By Paige Lee
Dreaming of chowing down on large bowls of delicious, home made pasta and washing it down with a superb glass of red? Or perhaps a traditional, wood-fired pizza with the fluffiest buffalo mozzarella you've ever sunk your teeth into is calling your name? Maybe you love great opera or Renaissance architecture. Whatever your reason for wanting to teach English in Italy may be, we've got the basic requirements covered for you.
1. TEFL Certification
Being a native or fluent English speaker is a key part of teaching English abroad but that alone does not qualify just anyone to take charge of a student’s future with the English language. Nearly all language schools and private families in Italy require their English teachers to hold a legitimate (accredited) TEFL certificate so that they know what training and skills a prospective English teacher possess.
To read more about what defines a legitimate TEFL certificate, take a quick detour to this article here.
2. 4-year College Degree (Typically, but not always)
Demand for English language education among Italian students remains high, and a native English speaker is the ideal educator for this language education. However, it’s common for language schools or families looking to hire tutors to prioritize a 4-year degree in addition to a TEFL certification when seeking an English teacher... even if it’s unrelated to education! Your 4-year degree can be in any field or subject matter. Note: Citizens of European Union nations may have an easier time getting a job without a 4-year degree, but most employers still typically require it.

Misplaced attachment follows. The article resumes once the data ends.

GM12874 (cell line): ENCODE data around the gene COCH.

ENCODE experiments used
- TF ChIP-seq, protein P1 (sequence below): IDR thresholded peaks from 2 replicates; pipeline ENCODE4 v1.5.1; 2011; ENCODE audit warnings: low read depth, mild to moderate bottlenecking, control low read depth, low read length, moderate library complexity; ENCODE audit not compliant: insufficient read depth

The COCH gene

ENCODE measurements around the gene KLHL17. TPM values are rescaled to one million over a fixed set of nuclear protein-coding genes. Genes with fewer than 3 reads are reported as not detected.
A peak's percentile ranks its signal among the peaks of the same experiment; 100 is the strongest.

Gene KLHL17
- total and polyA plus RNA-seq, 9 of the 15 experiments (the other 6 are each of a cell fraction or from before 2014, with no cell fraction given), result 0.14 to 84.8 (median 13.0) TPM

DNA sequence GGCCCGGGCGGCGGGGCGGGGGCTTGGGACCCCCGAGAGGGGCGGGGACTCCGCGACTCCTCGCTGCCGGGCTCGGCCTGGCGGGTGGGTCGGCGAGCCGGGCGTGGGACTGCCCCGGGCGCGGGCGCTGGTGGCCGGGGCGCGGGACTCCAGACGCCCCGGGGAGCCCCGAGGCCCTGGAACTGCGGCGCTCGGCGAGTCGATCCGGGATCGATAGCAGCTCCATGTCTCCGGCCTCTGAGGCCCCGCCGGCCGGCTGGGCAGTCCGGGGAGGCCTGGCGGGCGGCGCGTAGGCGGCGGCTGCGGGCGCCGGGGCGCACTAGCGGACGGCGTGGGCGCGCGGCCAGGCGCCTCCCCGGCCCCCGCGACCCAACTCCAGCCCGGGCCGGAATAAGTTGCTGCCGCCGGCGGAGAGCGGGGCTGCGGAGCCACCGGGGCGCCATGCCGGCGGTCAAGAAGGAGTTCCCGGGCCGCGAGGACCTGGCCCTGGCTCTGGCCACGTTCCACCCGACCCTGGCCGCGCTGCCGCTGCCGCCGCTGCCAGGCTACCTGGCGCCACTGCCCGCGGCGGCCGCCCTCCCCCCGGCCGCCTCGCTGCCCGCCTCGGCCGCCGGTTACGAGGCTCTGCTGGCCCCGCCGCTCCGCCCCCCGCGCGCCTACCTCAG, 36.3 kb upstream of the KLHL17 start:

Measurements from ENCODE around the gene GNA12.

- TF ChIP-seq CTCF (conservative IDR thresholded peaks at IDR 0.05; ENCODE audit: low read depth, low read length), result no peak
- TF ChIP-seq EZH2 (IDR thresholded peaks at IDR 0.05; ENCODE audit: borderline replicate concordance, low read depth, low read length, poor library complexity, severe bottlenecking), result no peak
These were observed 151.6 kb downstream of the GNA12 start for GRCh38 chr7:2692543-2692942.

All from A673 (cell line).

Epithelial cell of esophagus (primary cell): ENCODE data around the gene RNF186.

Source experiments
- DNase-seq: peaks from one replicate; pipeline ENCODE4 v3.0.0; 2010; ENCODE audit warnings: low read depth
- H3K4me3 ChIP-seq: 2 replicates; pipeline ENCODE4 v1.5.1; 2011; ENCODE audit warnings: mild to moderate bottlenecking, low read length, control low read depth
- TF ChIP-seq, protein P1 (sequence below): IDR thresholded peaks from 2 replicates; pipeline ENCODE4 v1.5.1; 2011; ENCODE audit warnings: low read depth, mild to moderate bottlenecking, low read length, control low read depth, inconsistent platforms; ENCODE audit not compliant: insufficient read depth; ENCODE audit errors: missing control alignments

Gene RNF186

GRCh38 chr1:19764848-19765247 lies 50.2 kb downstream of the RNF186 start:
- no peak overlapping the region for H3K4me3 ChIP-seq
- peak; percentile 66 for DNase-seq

Dont't have a 4-year degree? Check out this article to learn more about your options: No Degree? No Problem - Top 6 Countries to Teach English Abroad without a College Degree
3. Understanding of the visa laws and common practices
Having the legal right to work in Italy looks different for a variety of passport holders. While EU citizens will typically automatically have legal working status, Canadians and Australians may want to consider applying for a Working Holiday Visa.
American English teachers are in high demand in Italy, but will almost never be provided with the legal right to work in Italy (a work visa). Therefore, a majority of American English teachers are working under the table and being paid in cash in order to live as an English teacher in Italy… sometimes for years at a time! This is not technically legal, but it is common. If you’re curious about what this looks like, make sure to read the ITA alumni firsthand accounts through their Q&A’s and articles on the Italy country profile.
There is a minority of American teachers in Italy working on a student visa, for which they are taking Italian classes to be eligible for. Read more about that approach to working in Italy here.
4. Knowing which cities have the most jobs
To no one’s surprise, Italy is rife with stunning countryside and quaint rural town scenes. However, nearly everyone who wants to teach in Italy imagines themselves waking up each morning to a terrace view overlooking one of these vistas. This means trying to teach in a place like this is going to be incredibly competitive and difficult to achieve. But that doesn’t mean you can’t find yourself living and teaching someplace that is a short trip away! The rule-of-thumb for teaching markets in Italy is that wherever the population is the largest, the level of opportunity for English teachers is the highest. Therefore, setting your sights on larger cities like Rome, Milan, Naples, and Turin is the right move.